An infant left in the trash to die. A teenage mother who never knew she was pregnant . . . Before That Morning, these were the words most often used to describe straight-A student and star soccer player Devon Davenport: responsible, hardworking, mature. But all that changes when the police find Devon home sick from school as they investigate the case of an abandoned baby. Soon the connection is made, Devon has just given birth; the baby in the trash is hers. After That Morning, there’s only one way to define Devon: attempted murderer. And yet gifted author Amy Efaw does the impossible, she turns Devon into an empathetic character, a girl who was in such deep denial that she refused to believe she was pregnant. Through airtight writing and fast-paced, gripping storytelling, Ms. Efaw takes the reader on Devon’s unforgettable journey toward clarity, acceptance, and redemption.
The synopsis of this book had me very intrigued, but unfortunately it wasn’t what I was hoping for. I wasn’t pulled in or overwhelmed by what happened and it didn’t get to me emotionally like I wanted it to. There were a few rare scenes that stirred me, but I felt it wasn’t as good as it could have been. I also felt it would have been much better has it been written in a first person POV. I am always able to give a bigger emotional connection in my writing if I write it from first person since I put myself in it as best as I can.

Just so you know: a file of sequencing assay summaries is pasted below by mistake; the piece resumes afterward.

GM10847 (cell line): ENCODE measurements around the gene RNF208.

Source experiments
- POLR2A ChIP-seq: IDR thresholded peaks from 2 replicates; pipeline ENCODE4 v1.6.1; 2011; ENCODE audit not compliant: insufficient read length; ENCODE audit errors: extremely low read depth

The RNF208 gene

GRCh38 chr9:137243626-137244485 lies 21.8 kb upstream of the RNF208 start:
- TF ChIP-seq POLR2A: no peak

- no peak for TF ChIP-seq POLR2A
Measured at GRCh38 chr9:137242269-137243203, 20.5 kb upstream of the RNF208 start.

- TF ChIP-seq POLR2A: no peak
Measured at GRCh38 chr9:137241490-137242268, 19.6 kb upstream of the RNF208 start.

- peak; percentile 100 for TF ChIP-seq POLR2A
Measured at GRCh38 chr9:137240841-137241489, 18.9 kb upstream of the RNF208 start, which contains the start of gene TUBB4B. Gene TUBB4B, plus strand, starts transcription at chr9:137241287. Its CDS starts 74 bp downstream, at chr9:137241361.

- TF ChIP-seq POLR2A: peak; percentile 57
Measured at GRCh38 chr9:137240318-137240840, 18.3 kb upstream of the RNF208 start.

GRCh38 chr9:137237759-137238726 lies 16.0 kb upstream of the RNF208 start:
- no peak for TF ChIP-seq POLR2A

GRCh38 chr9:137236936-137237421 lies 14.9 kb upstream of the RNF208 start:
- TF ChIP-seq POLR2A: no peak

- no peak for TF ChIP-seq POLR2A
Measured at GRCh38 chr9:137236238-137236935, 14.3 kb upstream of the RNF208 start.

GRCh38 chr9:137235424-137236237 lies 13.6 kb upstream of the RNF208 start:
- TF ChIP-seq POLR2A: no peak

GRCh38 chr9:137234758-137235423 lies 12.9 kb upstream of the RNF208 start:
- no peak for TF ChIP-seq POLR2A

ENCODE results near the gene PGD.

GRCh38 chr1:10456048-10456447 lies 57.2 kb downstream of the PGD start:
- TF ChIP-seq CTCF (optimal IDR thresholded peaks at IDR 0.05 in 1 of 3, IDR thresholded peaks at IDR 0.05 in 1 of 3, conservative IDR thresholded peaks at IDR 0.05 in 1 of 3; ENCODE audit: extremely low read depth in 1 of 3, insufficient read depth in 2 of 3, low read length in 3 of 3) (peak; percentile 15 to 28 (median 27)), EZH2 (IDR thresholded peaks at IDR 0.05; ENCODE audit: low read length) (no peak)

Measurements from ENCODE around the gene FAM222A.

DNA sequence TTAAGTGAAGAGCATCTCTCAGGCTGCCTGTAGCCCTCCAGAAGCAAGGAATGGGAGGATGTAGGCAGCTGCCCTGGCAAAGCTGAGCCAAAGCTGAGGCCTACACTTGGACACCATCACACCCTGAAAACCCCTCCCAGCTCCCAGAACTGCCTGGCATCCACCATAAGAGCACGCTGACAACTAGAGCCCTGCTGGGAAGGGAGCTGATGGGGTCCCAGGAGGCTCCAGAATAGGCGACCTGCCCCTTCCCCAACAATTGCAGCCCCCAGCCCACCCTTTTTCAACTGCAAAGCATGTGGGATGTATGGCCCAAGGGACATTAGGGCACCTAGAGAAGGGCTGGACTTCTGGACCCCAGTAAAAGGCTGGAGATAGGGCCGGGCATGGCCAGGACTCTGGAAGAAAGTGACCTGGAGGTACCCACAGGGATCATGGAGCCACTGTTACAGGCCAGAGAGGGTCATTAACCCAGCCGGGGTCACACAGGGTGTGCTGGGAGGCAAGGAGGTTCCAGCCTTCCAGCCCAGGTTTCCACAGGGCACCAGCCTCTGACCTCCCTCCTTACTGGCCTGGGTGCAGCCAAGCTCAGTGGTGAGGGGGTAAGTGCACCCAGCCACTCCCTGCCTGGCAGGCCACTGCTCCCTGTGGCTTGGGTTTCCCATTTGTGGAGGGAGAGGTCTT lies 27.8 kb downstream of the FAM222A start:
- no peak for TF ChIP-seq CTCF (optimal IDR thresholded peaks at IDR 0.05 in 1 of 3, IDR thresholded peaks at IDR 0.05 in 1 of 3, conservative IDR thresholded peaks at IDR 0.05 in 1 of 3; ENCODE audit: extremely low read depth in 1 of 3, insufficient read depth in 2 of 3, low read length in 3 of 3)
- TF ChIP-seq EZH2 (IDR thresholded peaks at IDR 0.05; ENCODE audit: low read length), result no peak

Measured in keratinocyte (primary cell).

I listened to this book instead of reading it, and after hearing the reader for Daughter of Smoke and Bone, this reader was kind of flat. I also wasn’t a big fan of the main character, Devon. She hardly spoke through the whole book and she really annoyed me. I didn’t feel any sympathy for her and it seemed like all she did was have a bunch of excuses.
Some of the writing was okay, but it seemed to be very repetative. I can’t count how many times “orange jumpsuit” was used. There were things that I didn’t like about the way things were at the detention center in the book. I work at a detention center, and tehre was plenty I didn’t agree with. For starters, a male officer would never escort a female inmate, especially not a female juvenile, alone. Considering I work at a detention center, the setting didn’t feel quite right, so it just didn’t do it for me. Of course, it ws also a juvenile detention center in a state other than mine, so it really could be that different, but I don’t see a lot of what I disagree with happening. Sorry, bit I’m biased. It’s unfortunate I didn’t enjoy it because I really wanted to. The only part I can say I did for certain like was the way it ended, it was right.
Good ending, repetative, didn’t emotionally connect, didn’t favor the main character.